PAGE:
The drop in the dollar finally picked up gold and other commodity prices as well. Gold though is still stuck in its recent range and I have my doubts about it breaking out unless the dollar really does fall off that cliff. 

The BCOM looks like it is tracing out an inverted head and shoulders pattern if you put much stock in such things:

The rise in commodity prices though is not just about the dollar. The copper:gold ratio has recently been jumping and while it hasn’t really been confirmed yet by the bond market, that is usually a pretty good indicator of growth expectations. The divergence between this ratio and the 10 year Treasury note will eventually be resolved but until we know how it doesn’t mean much. We always want to see confirming signals and bonds just aren’t there yet:

I’ve been thinking since last year that if the dollar pulled back, this cycle might well extend much further than anyone would expect. There were a lot of reasons to think the dollar was due for a fall – sentiment mostly but cyclical reasons too – and that is exactly what we’ve gotten. Now, don’t get panicky on me. I’m not suggesting we can devalue our way to prosperity. I’m actually much more in the camp that believes we should have a strong and stable dollar – with the emphasis on stable. But since the more globalized nature of finance emerged in the 90s (well actually, if you read Jeff you know it started much earlier; it just hit critical mass in the 90s) I’ve spent a good portion of my time monitoring capital flows and the currencies and economies they affect. There is a certain amount of reflexivity here as capital is attracted to growth and growth responds favorably to more capital. 

What we have right now is a cyclical rebound in non-US economies in Europe, Latin America and Asia that is attracting capital. And that capital inflow (reflected in that ski slope dollar chart above) will have its own impact on growth and inflation that could, if it continues, push those economies beyond mere cyclical upturn. If the US can avoid recession – and we are so far – as those economies pick up then foreign markets will likely continue to outperform our own. But it will also have a positive impact on US multi-nationals – as we’re seeing in this earnings season – as non-dollar earnings improve. You’ll probably still make more owning non-dollar denominated instruments as you’ll make money on the currency as well but you also add the risk of a currency reversal. And that is at the top of my worries right now.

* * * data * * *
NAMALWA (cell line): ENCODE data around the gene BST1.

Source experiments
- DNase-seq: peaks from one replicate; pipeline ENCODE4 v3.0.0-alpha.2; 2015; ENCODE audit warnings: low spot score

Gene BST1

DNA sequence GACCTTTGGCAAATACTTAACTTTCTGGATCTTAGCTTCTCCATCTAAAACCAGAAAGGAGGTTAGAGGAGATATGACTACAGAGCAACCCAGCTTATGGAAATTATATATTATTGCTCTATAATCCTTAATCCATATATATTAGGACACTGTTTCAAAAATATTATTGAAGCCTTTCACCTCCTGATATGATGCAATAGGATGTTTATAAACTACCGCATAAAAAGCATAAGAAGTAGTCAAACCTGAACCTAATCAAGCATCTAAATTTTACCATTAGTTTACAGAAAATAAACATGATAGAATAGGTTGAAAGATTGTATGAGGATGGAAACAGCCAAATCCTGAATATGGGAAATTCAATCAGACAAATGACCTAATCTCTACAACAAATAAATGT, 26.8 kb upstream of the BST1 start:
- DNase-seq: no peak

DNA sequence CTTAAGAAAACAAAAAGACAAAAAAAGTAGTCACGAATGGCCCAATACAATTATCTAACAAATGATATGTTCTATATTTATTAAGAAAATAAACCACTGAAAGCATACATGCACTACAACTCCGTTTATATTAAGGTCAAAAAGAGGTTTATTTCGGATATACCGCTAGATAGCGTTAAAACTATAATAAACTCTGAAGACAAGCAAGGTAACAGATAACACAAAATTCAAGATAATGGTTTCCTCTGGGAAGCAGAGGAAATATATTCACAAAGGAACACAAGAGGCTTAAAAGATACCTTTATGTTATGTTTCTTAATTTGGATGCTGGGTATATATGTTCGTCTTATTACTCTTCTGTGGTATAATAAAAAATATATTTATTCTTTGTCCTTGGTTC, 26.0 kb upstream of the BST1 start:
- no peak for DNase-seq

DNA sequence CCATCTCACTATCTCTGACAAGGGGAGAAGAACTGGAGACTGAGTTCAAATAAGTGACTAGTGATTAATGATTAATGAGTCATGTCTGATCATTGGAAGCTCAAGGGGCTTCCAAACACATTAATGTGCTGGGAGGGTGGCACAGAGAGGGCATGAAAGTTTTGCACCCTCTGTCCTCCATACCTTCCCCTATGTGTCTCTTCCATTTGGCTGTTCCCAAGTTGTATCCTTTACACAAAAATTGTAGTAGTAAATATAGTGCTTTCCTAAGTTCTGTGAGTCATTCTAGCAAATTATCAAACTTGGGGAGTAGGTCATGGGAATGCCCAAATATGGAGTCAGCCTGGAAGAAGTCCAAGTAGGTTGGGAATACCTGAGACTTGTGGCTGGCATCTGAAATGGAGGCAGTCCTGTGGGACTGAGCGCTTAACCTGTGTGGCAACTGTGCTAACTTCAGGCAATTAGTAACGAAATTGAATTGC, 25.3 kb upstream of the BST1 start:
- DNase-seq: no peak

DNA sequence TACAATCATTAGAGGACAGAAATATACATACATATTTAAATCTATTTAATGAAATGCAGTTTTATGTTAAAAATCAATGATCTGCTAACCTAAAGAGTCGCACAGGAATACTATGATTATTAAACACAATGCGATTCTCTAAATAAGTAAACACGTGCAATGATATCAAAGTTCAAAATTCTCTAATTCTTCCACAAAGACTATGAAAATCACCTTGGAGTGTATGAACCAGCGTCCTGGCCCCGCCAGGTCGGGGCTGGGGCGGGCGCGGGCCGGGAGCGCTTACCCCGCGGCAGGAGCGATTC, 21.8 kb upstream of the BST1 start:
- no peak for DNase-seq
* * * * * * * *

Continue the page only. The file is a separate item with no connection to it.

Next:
The US economy and more widely the global economy is stuck in a weak growth environment. I won’t speculate in this post about why that is so beyond saying I think a big part of the cause is monetary and the debt it has encouraged. For investors the why isn’t all that important unless policymakers actually propose and enact something that will end it. And we haven’t seen anything close to that since we flipped the calendar to a 2 handle so we probably need to keep figuring out ways to navigate the cycle we have rather than the one we want or think we deserve.

This cycle, more than previous ones, has been one of cycles within cycles and it has been very difficult for asset allocators. If you don’t believe that, take a look sometime at the returns generated by the global macro hedge fund crowd. These guys are not a dumb lot but you sure couldn’t tell that by their numbers. About the only thing that has worked consistently is large cap US growth stocks. Why that particular asset class has worked so well I don’t know for sure, but if I had to guess I’d start with ETFs and indexing more generally. But that doesn’t really matter much either; most people can’t just put their life savings in the S&P 500. They need bonds and other assets to reduce risk so diversification isn’t an optional part of the strategy. You have to figure out what to do with the part of the portfolio that isn’t big and US. For now, anything that is negatively correlated with the dollar is what’s working. How long? I don’t know; we’ll get a bounce somewhere. But as I sit here writing this in the lobby of the Oakbrook, IL Hilton, I see that President Trump has just fired his communications director who lasted all of about a week. Chaos in the executive branch is not usually a bullish sign for the greenback.